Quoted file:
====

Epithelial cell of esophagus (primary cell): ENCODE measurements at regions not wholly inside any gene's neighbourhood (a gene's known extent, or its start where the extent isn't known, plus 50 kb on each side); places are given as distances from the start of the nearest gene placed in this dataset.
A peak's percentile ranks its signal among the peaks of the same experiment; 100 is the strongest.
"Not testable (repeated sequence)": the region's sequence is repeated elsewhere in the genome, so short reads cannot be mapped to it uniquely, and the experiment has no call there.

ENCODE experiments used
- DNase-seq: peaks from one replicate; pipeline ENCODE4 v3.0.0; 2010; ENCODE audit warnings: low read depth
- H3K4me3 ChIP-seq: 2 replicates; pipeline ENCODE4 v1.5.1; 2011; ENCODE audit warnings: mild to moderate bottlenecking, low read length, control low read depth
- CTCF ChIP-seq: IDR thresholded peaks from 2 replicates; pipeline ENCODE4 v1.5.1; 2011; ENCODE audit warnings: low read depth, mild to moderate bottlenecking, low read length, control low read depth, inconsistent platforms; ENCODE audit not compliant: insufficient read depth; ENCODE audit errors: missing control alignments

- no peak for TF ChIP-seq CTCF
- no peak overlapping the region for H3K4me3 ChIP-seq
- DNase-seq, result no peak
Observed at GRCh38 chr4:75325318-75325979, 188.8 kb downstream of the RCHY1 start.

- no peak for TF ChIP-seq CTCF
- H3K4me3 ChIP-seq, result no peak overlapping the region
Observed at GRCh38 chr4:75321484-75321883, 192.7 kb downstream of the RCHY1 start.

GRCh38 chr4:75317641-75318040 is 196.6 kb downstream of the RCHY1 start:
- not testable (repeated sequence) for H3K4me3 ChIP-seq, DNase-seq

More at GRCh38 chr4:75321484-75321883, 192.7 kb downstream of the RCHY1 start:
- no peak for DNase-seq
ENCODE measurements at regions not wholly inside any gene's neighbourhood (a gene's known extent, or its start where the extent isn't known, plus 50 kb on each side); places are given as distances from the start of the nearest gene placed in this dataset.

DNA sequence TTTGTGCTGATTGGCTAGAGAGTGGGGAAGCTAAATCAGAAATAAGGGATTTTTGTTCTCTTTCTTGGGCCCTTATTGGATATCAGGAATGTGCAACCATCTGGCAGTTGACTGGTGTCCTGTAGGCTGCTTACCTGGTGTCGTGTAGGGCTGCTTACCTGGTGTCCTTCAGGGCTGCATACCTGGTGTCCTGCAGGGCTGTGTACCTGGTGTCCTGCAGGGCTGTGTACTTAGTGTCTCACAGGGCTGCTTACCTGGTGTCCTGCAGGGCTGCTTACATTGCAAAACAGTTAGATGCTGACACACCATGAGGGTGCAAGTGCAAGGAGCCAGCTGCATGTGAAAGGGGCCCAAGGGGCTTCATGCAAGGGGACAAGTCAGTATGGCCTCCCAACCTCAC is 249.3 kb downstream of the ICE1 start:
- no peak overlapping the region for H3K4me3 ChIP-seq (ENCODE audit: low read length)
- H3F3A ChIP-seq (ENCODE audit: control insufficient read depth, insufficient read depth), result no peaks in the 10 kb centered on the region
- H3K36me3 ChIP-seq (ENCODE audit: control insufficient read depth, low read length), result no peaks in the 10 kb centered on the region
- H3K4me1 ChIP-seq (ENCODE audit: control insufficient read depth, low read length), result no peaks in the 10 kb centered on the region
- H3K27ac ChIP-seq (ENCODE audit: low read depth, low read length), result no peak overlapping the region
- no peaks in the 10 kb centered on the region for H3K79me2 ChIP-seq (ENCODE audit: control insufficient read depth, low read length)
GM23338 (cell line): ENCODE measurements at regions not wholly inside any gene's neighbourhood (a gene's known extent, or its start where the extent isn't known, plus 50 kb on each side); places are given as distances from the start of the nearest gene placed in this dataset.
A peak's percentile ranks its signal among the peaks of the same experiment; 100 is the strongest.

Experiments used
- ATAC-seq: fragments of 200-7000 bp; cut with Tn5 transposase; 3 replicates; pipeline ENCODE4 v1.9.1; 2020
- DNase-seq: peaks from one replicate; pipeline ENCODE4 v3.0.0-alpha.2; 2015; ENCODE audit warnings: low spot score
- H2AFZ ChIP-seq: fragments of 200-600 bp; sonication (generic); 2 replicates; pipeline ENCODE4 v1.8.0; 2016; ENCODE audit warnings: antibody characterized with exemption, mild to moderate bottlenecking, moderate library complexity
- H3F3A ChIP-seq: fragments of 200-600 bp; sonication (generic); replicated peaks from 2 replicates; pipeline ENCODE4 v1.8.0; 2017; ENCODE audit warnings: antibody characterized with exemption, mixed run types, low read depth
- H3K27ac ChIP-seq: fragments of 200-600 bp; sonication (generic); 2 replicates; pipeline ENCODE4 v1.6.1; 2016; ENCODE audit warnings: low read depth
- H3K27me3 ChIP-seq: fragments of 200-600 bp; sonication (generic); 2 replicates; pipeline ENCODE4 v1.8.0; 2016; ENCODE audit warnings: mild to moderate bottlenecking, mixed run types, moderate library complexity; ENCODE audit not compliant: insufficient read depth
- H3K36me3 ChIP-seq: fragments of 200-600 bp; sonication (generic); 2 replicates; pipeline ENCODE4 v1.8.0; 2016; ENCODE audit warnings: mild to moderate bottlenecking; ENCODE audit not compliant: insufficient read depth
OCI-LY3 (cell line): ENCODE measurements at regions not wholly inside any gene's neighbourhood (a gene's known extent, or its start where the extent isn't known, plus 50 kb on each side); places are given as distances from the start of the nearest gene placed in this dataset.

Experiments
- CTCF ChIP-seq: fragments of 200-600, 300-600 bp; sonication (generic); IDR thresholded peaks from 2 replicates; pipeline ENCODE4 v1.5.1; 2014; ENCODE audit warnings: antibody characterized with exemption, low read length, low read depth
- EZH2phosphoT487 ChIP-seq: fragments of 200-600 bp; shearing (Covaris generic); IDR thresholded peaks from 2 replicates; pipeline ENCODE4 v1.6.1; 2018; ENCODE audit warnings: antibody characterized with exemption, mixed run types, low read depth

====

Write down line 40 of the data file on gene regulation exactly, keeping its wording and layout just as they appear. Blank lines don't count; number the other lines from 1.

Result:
- EZH2phosphoT487 ChIP-seq: fragments of 200-600 bp; shearing (Covaris generic); IDR thresholded peaks from 2 replicates; pipeline ENCODE4 v1.6.1; 2018; ENCODE audit warnings: antibody characterized with exemption, mixed run types, low read depth